Dr Chrisp: Sadly, not. What we don't know, of course, the counterfactual, what it would have been had NICE not been around. But we work closely with other programmes with colleagues across the NHS, the Getting It Right First Time Programme (GIRFT), for example, or Right Care, which looks at unwarranted variation.

So that's a really important topic. Because even things like prescribing antibiotics where you think it's pretty obvious that you wouldn't prescribe an antibiotic routinely for somebody with a sore throat, for example, there are still pockets where that happens. So it's a bit like, everybody knows, you shouldn't smoke but 10% of the population still do. So there's only so far you can go. And what we do with our field team, or medicines implementation associates, is we try to work with those local health economies to try to manage that down, and working with our colleagues and with the programmes across the NHS.

On this issue of postcode lottery, one thing NICE has done of course, is it has eradicated that in terms of access to medicines. And that's really important.

If NICE says that a medicine is recommended, it means that you as a patient in the NHS constitution have got the right to that medicine.

Whether or not CCGs (clinical commissioning groups) comply with that is a different question. If NICE says recommended, it should be an option for you, if that's what you and your clinician agree is the best course of action.

Medscape UK: Does that mean people may have to fund treatment themselves?

No. That should never be an outcome for something which NICE has said 'yes' to. Where NICE has said 'no', then in that instance they may need to pay themselves, because our job is to look at the cost effectiveness.

We've got a finite NHS budget. For every pound, there's an opportunity cost. If you spend it on one thing, you're taking it away from something else. And that's at the heart of what we do.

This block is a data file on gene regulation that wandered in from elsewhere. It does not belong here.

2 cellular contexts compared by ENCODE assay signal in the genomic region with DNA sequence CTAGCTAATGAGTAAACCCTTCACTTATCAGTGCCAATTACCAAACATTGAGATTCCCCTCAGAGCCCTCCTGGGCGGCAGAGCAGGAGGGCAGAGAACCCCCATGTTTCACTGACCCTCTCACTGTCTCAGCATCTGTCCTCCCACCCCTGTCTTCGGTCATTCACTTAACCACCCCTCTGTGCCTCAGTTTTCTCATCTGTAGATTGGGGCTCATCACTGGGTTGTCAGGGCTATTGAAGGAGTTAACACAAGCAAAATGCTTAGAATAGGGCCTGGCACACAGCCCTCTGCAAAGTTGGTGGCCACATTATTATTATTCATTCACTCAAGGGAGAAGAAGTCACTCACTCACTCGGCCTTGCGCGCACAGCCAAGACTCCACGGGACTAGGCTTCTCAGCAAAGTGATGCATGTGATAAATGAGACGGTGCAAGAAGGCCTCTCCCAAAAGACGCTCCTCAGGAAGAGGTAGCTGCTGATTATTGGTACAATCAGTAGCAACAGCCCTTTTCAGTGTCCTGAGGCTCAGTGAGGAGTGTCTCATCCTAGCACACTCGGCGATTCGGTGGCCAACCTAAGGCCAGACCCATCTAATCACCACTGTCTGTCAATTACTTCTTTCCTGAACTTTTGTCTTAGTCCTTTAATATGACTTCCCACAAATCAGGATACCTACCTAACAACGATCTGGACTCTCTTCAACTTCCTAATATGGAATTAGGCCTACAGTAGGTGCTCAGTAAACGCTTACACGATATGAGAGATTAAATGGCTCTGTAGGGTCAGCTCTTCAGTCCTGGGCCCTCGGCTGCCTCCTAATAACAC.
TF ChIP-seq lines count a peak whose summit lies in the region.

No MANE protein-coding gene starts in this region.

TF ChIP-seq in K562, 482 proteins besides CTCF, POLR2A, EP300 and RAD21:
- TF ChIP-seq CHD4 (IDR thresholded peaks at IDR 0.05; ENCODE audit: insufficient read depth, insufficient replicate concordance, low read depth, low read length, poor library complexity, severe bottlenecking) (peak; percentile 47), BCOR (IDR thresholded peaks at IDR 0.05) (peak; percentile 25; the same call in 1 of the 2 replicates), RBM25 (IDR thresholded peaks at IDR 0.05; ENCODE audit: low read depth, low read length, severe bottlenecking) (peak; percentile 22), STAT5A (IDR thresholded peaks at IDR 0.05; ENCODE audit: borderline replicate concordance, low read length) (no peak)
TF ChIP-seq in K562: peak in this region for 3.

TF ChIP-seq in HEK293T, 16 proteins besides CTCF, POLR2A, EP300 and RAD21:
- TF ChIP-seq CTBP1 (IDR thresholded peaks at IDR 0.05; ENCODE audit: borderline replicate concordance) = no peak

Mandating Funding

This week NHS England announced it would end postcode prescribing of FreeStyle Libre by mandating funding by the remaining CCGs. Does Dr Chrisp think we'll see more interventions like that in future?

Dr Chrisp: Possibly. It's good that it has, because the NICE guidance says it's a cost effective intervention. So that's good. We work closely with NHS England on their commission policies. So there's many levels of engagement between NICE and NHS England, and the Department of Health and Social Care.

There are two things here: cost effectiveness and affordability. So you might be in the market for a new car, and you might look at fuel efficiency, that's a measure of cost effectiveness. Now it might be the car costs £50,000, and you probably can't afford that.

We're having that debate sensibly now with NHS England. We'll say

our projections are that if we say yes, this number of patients would be eligible. It looks like it's going to cost this, therefore the projection is this is going to be the hit on the NHS budget.

Medscape UK: So are things like the Freestyle Libre mandate more likely to occur?

Dr Chrisp: Possibly, but it's about that dialogue, and it's about what NICE's role is to look at the evidence, and to say, yes that's a good use of taxpayers' money.

Medscape UK: Should CCGs be mandated to fund all NICE guidelines?

Dr Chrisp: No. I wouldn't be comfortable [with that] for a guideline.

You still need clinical judgment and patient choice. Good evidence-based medicine is that intersection between the evidence, the clinical judgment, and the patient preferences. Where those things intersect, that's evidence based medicine. It is not slavishly following the guideline.

The way medicine should be practised is, you talk to the patient, and you say which bits of NICE guidance should I have this conversation about? Not I'm going to wrap this guideline around this patient.

So to mandate guideline recommendations, no, I don't think so. Maybe with one exception, and it's how our evidence analysis can identify interventions which are of, maybe, lower value. And we work again, with colleagues at NHS England, and other stakeholders.

There was a consultation recently on the evidence based interventions programme, which was built on the foundation of NICE recommendations where we said, you shouldn't be doing that. Or, you should only do that in patients with such and such characteristics. Now, that's where we can give a kind of a signpost to commissioners to say if any of your CCGs or trusts are still doing this, maybe have a conversation because the evidence suggests it's not cost effective, or clinically effective.